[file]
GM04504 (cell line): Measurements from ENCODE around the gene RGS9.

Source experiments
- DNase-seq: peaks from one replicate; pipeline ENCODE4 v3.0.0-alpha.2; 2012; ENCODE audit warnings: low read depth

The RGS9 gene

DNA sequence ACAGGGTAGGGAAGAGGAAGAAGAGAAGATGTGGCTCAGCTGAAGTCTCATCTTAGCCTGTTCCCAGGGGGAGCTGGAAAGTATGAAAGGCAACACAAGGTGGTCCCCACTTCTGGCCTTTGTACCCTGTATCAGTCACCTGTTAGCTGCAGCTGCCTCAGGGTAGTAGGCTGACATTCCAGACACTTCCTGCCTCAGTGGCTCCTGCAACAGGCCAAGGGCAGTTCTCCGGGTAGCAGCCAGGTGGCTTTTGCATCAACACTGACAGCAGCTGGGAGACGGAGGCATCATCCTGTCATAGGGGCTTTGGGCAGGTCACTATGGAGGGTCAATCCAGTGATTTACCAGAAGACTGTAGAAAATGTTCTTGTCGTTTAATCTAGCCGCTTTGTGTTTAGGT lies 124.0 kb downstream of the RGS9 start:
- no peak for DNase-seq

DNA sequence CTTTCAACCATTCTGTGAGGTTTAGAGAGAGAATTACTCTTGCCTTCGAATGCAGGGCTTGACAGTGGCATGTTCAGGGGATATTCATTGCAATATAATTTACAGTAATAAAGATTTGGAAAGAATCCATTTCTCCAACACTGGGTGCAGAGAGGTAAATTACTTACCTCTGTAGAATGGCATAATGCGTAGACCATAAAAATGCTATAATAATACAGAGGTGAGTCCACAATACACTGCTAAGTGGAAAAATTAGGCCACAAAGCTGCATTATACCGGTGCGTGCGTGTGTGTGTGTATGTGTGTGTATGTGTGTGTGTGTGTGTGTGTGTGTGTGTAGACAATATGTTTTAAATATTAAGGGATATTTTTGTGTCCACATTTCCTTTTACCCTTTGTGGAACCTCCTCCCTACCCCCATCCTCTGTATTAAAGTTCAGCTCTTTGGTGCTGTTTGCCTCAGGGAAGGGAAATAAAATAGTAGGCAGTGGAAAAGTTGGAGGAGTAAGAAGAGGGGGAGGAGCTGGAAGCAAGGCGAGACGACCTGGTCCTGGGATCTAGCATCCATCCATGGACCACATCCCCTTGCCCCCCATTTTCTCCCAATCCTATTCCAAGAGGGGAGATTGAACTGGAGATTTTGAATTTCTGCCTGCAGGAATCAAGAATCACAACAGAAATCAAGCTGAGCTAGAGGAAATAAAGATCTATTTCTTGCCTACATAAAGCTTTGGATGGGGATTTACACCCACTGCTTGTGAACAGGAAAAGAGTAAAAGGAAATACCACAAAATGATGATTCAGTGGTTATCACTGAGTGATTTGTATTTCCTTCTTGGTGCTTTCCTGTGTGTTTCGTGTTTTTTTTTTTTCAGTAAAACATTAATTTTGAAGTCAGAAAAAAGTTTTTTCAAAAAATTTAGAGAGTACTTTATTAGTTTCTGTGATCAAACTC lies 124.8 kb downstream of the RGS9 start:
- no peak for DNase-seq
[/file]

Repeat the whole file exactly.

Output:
GM04504 (cell line): Measurements from ENCODE around the gene RGS9.

Source experiments
- DNase-seq: peaks from one replicate; pipeline ENCODE4 v3.0.0-alpha.2; 2012; ENCODE audit warnings: low read depth

The RGS9 gene

DNA sequence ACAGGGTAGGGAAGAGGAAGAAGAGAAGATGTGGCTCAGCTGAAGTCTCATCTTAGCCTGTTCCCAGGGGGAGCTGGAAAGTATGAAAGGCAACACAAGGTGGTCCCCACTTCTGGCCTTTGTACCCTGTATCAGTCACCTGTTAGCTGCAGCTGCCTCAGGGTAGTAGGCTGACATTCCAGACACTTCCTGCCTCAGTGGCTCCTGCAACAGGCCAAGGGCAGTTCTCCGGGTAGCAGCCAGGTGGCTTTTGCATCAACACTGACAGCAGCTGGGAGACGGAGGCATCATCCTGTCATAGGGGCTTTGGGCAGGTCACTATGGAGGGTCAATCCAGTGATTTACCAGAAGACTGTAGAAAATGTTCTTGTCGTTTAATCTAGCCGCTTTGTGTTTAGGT lies 124.0 kb downstream of the RGS9 start:
- no peak for DNase-seq

DNA sequence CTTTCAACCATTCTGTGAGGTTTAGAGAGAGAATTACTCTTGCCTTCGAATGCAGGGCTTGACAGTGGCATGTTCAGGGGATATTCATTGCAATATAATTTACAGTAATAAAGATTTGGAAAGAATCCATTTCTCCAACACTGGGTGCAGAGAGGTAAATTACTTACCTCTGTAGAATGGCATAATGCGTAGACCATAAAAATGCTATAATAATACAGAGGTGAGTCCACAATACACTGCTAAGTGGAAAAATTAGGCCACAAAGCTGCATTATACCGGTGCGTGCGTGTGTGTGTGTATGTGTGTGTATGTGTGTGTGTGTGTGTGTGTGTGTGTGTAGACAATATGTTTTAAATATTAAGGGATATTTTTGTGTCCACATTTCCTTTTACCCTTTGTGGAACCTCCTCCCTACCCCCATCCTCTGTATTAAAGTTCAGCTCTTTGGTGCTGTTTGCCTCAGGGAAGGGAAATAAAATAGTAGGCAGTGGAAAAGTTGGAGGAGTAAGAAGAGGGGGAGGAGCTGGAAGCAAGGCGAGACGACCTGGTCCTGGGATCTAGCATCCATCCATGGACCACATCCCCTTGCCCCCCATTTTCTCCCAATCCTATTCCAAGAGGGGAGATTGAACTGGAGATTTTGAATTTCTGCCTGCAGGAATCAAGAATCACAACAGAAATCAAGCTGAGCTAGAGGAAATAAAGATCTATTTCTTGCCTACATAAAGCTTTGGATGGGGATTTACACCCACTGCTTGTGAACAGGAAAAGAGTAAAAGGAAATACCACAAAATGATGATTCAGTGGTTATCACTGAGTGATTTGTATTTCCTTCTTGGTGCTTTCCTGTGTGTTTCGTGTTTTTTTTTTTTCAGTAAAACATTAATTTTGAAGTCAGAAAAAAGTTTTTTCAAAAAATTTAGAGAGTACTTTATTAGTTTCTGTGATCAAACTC lies 124.8 kb downstream of the RGS9 start:
- no peak for DNase-seq